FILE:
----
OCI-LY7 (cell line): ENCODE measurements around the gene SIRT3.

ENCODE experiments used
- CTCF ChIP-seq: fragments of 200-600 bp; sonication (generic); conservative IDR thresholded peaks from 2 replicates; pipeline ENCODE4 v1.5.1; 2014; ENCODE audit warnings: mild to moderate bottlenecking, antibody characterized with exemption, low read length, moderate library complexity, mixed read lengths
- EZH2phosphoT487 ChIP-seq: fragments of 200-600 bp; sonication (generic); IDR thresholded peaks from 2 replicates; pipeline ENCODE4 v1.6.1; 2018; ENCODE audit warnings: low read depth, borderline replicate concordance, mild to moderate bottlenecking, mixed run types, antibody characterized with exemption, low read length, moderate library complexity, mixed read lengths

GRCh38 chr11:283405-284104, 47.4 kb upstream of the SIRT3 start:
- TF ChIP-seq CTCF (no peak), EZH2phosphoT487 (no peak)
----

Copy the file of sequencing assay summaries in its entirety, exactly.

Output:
OCI-LY7 (cell line): ENCODE measurements around the gene SIRT3.

ENCODE experiments used
- CTCF ChIP-seq: fragments of 200-600 bp; sonication (generic); conservative IDR thresholded peaks from 2 replicates; pipeline ENCODE4 v1.5.1; 2014; ENCODE audit warnings: mild to moderate bottlenecking, antibody characterized with exemption, low read length, moderate library complexity, mixed read lengths
- EZH2phosphoT487 ChIP-seq: fragments of 200-600 bp; sonication (generic); IDR thresholded peaks from 2 replicates; pipeline ENCODE4 v1.6.1; 2018; ENCODE audit warnings: low read depth, borderline replicate concordance, mild to moderate bottlenecking, mixed run types, antibody characterized with exemption, low read length, moderate library complexity, mixed read lengths

GRCh38 chr11:283405-284104, 47.4 kb upstream of the SIRT3 start:
- TF ChIP-seq CTCF (no peak), EZH2phosphoT487 (no peak)